• Know the rules. Though we like to make sure of it myself, it always helps when our couples let us know of the venue or church rules ahead of time. Yes, it’s our job to do my due diligence to make sure that we are not violating any rules when we are shooting, it helps when our couples give us a heads up if they are aware of any rules.

How long do things take?

Getting Ready: It typically takes about 20/25 minutes to get into your dress and put on the finishing touches. We like to show up about an hour and a half to two hours before we have to leave for the ceremony or first look. Know what time you want to be at the ceremony and then work backwards from there.

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Pre-Ceremony Pictures: These include individual portraits, bridesmaids and groomsmen pictures as well as individual pictures of couple with their respective parents. This takes about 20/30 minutes. This can happen after the first look but if you are not having a first look then these portraits happen after you are dressed and before you head to the ceremony.

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First Look: I talk about first looks in THIS post. If the ceremony starts or ends at night, then a first look is a great option so that you can make the most of natural light during portraits. From our experience, weddings with a ceremony at night leave the least amount of time for portraits (if the couple doesn’t do a first look) since it only leaves about an hour (typically during the cocktail hour) for portraits including family, wedding party and the couple portraits. A first look helps bypass the stress and gives the couple time to either join cocktail hour or spend some downtime together before the reception. I like to allocate 15/20 minutes for the first look. The actual seeing each other doesn’t take long but coordinating getting to the first look location can take a little while.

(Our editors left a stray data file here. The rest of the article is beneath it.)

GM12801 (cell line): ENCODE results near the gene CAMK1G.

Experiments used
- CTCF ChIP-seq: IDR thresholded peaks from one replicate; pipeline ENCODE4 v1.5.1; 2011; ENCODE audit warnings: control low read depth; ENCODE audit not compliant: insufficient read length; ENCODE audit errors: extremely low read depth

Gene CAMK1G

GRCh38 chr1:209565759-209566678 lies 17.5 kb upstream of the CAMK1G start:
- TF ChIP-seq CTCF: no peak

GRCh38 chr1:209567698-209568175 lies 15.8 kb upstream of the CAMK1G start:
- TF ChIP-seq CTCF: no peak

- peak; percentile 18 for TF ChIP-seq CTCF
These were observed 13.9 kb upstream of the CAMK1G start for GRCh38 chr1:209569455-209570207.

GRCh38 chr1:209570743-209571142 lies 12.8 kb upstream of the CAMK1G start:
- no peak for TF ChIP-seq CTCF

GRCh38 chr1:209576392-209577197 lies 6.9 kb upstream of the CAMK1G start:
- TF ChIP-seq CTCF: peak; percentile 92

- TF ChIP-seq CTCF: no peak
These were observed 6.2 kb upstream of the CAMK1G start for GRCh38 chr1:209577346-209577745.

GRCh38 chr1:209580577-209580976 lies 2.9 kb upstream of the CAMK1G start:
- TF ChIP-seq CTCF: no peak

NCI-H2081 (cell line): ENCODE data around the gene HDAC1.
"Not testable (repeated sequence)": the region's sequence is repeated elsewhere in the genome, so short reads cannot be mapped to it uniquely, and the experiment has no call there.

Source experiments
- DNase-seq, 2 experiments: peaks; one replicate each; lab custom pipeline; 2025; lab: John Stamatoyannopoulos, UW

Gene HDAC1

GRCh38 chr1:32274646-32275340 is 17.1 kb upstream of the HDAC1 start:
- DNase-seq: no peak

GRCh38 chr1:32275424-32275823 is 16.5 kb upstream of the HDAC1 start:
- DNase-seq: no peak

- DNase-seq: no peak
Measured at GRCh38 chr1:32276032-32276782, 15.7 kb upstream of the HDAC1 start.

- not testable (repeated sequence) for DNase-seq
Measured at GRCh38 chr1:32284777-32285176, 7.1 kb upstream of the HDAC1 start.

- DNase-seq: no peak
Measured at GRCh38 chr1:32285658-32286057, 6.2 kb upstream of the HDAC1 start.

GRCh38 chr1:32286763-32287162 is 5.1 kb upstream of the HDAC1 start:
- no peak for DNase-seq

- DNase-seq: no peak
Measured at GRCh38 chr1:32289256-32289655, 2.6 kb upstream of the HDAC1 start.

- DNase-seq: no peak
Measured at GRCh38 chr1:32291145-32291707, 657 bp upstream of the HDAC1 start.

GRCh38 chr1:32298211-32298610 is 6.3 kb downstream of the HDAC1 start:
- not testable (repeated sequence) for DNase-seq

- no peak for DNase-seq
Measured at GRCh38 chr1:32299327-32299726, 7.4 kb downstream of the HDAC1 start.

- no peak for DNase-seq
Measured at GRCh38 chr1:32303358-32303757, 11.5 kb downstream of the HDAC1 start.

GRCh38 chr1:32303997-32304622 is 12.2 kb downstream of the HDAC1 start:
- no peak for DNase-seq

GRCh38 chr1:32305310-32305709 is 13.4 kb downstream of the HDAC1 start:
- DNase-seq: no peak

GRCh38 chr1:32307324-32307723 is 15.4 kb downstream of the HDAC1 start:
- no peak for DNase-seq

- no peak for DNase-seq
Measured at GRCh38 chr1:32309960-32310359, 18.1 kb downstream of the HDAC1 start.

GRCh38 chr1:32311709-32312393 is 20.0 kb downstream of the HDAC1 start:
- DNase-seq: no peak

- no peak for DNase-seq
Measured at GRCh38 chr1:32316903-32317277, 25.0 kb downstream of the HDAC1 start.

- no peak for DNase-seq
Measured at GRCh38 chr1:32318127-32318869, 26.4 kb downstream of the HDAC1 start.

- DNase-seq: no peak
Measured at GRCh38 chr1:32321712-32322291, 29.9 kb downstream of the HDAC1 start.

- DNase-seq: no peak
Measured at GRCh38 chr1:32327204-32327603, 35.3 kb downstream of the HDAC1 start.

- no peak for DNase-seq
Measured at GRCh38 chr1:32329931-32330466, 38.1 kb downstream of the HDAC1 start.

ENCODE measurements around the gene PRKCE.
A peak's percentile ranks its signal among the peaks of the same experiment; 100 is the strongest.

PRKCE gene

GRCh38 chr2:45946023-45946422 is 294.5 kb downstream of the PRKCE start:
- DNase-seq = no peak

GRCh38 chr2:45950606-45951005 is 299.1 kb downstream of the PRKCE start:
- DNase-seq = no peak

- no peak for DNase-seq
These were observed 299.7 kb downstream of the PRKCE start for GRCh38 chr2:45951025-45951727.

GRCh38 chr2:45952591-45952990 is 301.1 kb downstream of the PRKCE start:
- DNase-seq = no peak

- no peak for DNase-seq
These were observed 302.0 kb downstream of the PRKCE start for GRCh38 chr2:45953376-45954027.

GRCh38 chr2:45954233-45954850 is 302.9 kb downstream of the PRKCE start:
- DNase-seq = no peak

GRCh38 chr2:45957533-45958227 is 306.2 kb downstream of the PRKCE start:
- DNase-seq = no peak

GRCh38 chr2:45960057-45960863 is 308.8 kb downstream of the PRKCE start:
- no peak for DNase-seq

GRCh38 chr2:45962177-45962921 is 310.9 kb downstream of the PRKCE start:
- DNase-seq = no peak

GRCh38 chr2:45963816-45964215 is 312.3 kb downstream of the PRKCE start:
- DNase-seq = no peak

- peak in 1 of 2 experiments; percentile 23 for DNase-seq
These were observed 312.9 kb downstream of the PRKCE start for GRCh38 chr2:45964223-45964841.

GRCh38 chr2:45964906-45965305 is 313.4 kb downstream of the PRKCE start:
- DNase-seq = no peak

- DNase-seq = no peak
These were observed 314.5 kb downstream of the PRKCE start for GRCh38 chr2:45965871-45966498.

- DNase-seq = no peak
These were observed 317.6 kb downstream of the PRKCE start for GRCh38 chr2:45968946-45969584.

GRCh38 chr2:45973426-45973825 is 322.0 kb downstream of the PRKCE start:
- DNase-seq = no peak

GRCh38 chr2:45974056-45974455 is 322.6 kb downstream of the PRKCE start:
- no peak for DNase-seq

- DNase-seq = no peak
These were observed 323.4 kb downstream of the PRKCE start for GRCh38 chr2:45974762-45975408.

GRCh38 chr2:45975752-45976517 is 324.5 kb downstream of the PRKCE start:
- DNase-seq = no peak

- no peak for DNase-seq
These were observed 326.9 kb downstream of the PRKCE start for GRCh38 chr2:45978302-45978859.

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Couple’s Portraits: Portrait time varies by wedding and whether couples will see each other before the ceremony during a first look. I like to have at minimum 30 minutes for just the couple, though I average about 45 minutes. Try not to cut this time short. This is one of the only times where you will be alone during the wedding day so don’t rush it. Enjoy this time together and give us the chance to take pictures that will last beyond a lifetime. We also like to scout locations beforehand so we know where to go and don’t waste time trying to find good locations.

ElainePalladinoPhotography_WeddingDayTimeline_19ElainePalladinoPhotography_WeddingDayTimeline_09ElainePalladinoPhotography_WeddingDayTimeline_03Family Portraits: We insist on getting a family group list in advance of the wedding day so that we can ensure no one is forgotten. We like to keep this to about 20/25 minutes. One way we do that is to keep it to 6-8 groupings if possible. For extended family, we recommend combined, larger groups instead of small individual groups. You want to keep this short and enjoyable so that guests can move on to the rest of the celebration. We also recommend you inform the guests who will be photographed where they need to be and when they need to be there.

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Wedding Party: This depends on the size of the group but usually we keep this to 20 minutes. If bridesmaids and groomsmen pictures happen before the ceremony, then this time is just for the whole group together. Be sure to include flower girls and ring bearers.

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What can be gleaned from all this information? The more you communicate with us, the more that you are aware of what it’s going to take to make your day run smoothly, the easier our jobs will be to tell your story.

Need more help planning your timeline? THIS is a great place to get started and THIS is a wonderful resource.

Currently Listening to: Twister because my love of disaster movies knows no bounds.

Love, e